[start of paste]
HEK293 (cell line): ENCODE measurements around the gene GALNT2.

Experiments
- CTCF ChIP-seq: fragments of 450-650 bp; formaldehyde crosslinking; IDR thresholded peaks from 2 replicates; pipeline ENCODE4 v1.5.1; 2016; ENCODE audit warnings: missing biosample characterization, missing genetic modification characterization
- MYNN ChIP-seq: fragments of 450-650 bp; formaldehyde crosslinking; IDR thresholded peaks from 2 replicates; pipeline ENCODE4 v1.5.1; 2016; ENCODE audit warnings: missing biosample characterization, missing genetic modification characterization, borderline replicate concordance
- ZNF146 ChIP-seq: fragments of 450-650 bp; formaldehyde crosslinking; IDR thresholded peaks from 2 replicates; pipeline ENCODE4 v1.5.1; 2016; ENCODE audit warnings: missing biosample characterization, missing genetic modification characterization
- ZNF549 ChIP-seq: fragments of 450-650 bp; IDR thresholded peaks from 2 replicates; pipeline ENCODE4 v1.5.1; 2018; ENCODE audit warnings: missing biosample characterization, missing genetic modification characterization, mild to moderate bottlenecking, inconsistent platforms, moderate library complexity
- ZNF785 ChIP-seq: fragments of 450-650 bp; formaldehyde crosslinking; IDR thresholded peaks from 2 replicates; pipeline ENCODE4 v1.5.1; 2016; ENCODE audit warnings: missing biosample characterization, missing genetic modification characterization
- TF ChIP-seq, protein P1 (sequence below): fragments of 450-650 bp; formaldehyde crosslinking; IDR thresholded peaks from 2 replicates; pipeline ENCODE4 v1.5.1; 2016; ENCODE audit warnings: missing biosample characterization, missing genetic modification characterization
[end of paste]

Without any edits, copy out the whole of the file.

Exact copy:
HEK293 (cell line): ENCODE measurements around the gene GALNT2.

Experiments
- CTCF ChIP-seq: fragments of 450-650 bp; formaldehyde crosslinking; IDR thresholded peaks from 2 replicates; pipeline ENCODE4 v1.5.1; 2016; ENCODE audit warnings: missing biosample characterization, missing genetic modification characterization
- MYNN ChIP-seq: fragments of 450-650 bp; formaldehyde crosslinking; IDR thresholded peaks from 2 replicates; pipeline ENCODE4 v1.5.1; 2016; ENCODE audit warnings: missing biosample characterization, missing genetic modification characterization, borderline replicate concordance
- ZNF146 ChIP-seq: fragments of 450-650 bp; formaldehyde crosslinking; IDR thresholded peaks from 2 replicates; pipeline ENCODE4 v1.5.1; 2016; ENCODE audit warnings: missing biosample characterization, missing genetic modification characterization
- ZNF549 ChIP-seq: fragments of 450-650 bp; IDR thresholded peaks from 2 replicates; pipeline ENCODE4 v1.5.1; 2018; ENCODE audit warnings: missing biosample characterization, missing genetic modification characterization, mild to moderate bottlenecking, inconsistent platforms, moderate library complexity
- ZNF785 ChIP-seq: fragments of 450-650 bp; formaldehyde crosslinking; IDR thresholded peaks from 2 replicates; pipeline ENCODE4 v1.5.1; 2016; ENCODE audit warnings: missing biosample characterization, missing genetic modification characterization
- TF ChIP-seq, protein P1 (sequence below): fragments of 450-650 bp; formaldehyde crosslinking; IDR thresholded peaks from 2 replicates; pipeline ENCODE4 v1.5.1; 2016; ENCODE audit warnings: missing biosample characterization, missing genetic modification characterization